mechanical glance upward toward the swaying branches of an
overhanging tree, pulled out his six feet of silk line with a
sweep of his arm, and with a delicate fillip, sent the fly
skittering over the glassy center of the pool.

Good Indian, looking at him, felt instinctively that a part, at
least, of the man's nature was nakedly revealed to him then. It
seemed scarcely fair to read the lust of him and the utter
abandonment to the hazard of the game. Pitiless he looked, with
clenched teeth just showing between the loose lips drawn back in
a grin that was half-snarl, half-involuntary contraction of
muscles sympathetically tense.

That was when a shimmering thing slithered up, snapped at the
fly, and flashed away to the tune of singing reel and the dance
of the swaying rod. The man grew suddenly cruel and crafty and
full of lust; and Good Indian, watching him, was conscious of an
inward shudder of repulsion. He had fished all his life--had
Good Indian--and had found joy in the sport. And here was he
inwardly condemning a sportsman who stood self-revealed,
repelling, hateful; a man who gloated over the struggle of
something alive and at his mercy; to whom sport meant power
indulged with impunity. Good Indian did not try to put the thing
in words, but he felt it nevertheless.

"Brute!" he muttered aloud, his face eloquent of cold disgust.

At that moment Baumberger drew the tired fish gently into the
shallows, swung him deftly upon the rocks, and laid hold of him

"Ain't he a beaut?" he cried, in his wheezy chuckle. "Wait a
minute while I weigh him. He'll go over a pound, I'll bet money
on it." Gloatingly he held it in his hands, removed the hook,
and inserted under the gills the larger one of the little scales
he carried inside his basket.

"Pound and four ounces," he announced, and slid the fish into his
basket. He was the ordinary, good-natured, gross Baumberger now.
Ho reached for his pipe, placed it in his mouth, and held out a
hand to Good Indian for a match.

"Say, young fella, have you got any stand-in with your noble red
brothers?" he asked, after he had sucked life into the charred

"Cousins twice or three times removed, you mean," said Good
Indian coldly, too proud and too lately repelled to meet the man
on friendly ground. "Why do you ask?"

Baumberger eyed him speculatively while he smoked, and chuckled
to himself.

"One of 'em--never mind placing him on his own p'ticular limb of
the family tree--has been doggin' me all morning," he said at
last, and waved a fishy hand toward the bluff which towered high
above them. "Saw him when I was comin' up, about sunrise, pokin'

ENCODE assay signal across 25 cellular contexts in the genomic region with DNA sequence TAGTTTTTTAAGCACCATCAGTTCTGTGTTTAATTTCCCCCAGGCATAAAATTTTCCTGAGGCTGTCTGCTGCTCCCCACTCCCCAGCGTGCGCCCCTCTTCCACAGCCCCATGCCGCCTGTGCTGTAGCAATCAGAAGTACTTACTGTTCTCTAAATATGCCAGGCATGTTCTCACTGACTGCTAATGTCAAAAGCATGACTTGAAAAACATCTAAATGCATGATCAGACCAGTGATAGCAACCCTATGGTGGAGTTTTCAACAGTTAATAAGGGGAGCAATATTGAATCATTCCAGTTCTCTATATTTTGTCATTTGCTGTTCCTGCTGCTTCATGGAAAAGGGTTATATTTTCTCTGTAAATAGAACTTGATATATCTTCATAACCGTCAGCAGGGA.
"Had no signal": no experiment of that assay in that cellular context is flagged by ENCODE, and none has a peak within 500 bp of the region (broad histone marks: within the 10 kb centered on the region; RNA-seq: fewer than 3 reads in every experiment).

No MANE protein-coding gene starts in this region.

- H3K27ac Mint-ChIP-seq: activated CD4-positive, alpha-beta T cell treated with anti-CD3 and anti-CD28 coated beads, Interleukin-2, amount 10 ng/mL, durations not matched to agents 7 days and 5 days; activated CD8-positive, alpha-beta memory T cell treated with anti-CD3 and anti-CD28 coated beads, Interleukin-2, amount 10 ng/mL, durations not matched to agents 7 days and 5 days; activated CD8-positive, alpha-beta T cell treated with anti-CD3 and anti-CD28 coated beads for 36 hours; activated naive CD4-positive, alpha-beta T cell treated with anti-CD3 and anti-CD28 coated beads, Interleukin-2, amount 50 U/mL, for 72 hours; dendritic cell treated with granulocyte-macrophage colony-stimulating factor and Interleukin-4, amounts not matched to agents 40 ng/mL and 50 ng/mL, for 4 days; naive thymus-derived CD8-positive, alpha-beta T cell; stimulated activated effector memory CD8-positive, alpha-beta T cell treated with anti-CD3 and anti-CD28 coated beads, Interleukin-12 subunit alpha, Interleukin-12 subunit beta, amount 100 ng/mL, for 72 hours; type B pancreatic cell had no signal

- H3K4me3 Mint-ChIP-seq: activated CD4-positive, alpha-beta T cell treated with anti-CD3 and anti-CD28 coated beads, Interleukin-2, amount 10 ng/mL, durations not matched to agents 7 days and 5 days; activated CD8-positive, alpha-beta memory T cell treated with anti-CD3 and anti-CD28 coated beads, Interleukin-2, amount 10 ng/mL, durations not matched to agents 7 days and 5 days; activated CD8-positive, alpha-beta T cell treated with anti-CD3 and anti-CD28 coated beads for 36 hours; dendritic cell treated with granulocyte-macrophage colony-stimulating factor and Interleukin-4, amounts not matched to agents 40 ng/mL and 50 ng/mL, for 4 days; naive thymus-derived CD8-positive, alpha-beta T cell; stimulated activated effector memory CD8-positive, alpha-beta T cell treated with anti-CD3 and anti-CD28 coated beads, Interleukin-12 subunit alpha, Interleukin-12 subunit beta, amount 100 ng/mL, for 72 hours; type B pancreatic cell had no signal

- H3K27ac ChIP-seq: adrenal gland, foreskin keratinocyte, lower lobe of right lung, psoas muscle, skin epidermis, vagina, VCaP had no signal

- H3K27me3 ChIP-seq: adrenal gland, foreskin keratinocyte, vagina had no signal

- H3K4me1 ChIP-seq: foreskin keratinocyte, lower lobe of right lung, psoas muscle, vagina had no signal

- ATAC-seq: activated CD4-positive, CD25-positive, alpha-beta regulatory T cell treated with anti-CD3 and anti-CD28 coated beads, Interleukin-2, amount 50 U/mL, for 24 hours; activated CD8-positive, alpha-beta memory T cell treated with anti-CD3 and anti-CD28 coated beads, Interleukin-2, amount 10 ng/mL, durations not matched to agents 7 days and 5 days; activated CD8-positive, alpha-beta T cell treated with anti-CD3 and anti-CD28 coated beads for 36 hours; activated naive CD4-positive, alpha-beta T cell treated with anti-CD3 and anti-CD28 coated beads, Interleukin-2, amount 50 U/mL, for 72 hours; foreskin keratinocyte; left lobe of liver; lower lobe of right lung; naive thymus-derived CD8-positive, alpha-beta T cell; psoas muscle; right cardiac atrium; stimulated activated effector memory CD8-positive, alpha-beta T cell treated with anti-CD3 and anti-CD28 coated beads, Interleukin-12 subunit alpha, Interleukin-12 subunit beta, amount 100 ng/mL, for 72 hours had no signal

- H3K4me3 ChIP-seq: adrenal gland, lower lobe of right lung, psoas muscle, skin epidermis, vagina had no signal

along behind me in the sagebrush. Didn't think anything of
that--thought maybe he was hunting or going fishing--but he's
been sneakin' around behind me ever since. I don't reckon he's
after my scalp--not enough hair to pay--but I'd like to know what
the dickens he does mean."

"Nothing probably," Good Indian told him shortly, his eyes
nevertheless searching the rocks for a sight of the watcher.

"Well, I don't much like the idea," complained Baumberger,
casting an eye aloft in fear of snagging his line when he made
another cast. "He was right up there a few minutes ago." He
pointed his rod toward a sun-ridden ridge above them. "I got a
flicker of his green blanket when he raised up and scowled down
at me. He ducked when he saw me turn my head--looked to me like
the surly buck that blew in to the ranch the night I came; Jim
something-or-other. By the great immortal Jehosaphat!" he swore
humorously, "I'd like to tie him up in his dirty blanket and
heave him into the river--only it would kill all the fish in the

Good Indian laughed.

"Oh, I know it's funny, young fella," Baumberger growled. "About
as funny as being pestered by a mosquito buzzing under your nose
when you're playing a fish that keeps cuttin' figure eights in a
hole the size uh that one there."

"I'll go up and take a look," Good Indian offered carelessly.

"Well, I wish you would. I can't keep my mind on m'
fishing--just wondering what the deuce he's after. And say! You
tell him I'll stand him on his off ear if I catch him doggie' me
ag'in. Folks come with yuh?" he remembered to ask as he prepared
for another cast into the pool.

"They're down there getting a campfire built, ready to fry what
fish they catch," Good Indian informed him, as he turned to climb
the bluff. "They're going to eat dinner under that big ledge by
the rapids. You better go on down."

He stood for a minute, and watched Baumberger make a dexterous
cast, which proved fruitless, before he began climbing up the
steep slope of jumbled bowlders upon which the bluff itself
seemed to rest. He was not particularly interested in his quest,
but he was in the mood for purposeless action; he still did not
want to think.

He climbed negligently, scattering loose rocks down the hill
behind him. He had no expectation of coming upon
Peppajee--unless Peppajee deliberately put himself in his
way--and so there was no need of caution. He stopped once, and